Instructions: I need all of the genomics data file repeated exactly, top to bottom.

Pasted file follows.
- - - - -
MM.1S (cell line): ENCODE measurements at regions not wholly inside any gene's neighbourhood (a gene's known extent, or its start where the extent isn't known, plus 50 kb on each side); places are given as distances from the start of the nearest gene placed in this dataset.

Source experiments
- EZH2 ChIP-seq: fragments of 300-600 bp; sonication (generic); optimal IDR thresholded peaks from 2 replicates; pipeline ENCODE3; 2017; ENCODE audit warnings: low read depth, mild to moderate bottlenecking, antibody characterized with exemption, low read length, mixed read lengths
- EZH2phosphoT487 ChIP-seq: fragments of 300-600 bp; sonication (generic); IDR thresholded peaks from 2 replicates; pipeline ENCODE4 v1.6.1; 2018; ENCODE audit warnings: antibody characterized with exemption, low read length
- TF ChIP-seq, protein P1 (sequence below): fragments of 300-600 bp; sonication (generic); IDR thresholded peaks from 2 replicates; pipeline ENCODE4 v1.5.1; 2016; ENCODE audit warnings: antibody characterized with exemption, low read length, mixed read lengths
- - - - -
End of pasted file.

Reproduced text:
MM.1S (cell line): ENCODE measurements at regions not wholly inside any gene's neighbourhood (a gene's known extent, or its start where the extent isn't known, plus 50 kb on each side); places are given as distances from the start of the nearest gene placed in this dataset.

Source experiments
- EZH2 ChIP-seq: fragments of 300-600 bp; sonication (generic); optimal IDR thresholded peaks from 2 replicates; pipeline ENCODE3; 2017; ENCODE audit warnings: low read depth, mild to moderate bottlenecking, antibody characterized with exemption, low read length, mixed read lengths
- EZH2phosphoT487 ChIP-seq: fragments of 300-600 bp; sonication (generic); IDR thresholded peaks from 2 replicates; pipeline ENCODE4 v1.6.1; 2018; ENCODE audit warnings: antibody characterized with exemption, low read length
- TF ChIP-seq, protein P1 (sequence below): fragments of 300-600 bp; sonication (generic); IDR thresholded peaks from 2 replicates; pipeline ENCODE4 v1.5.1; 2016; ENCODE audit warnings: antibody characterized with exemption, low read length, mixed read lengths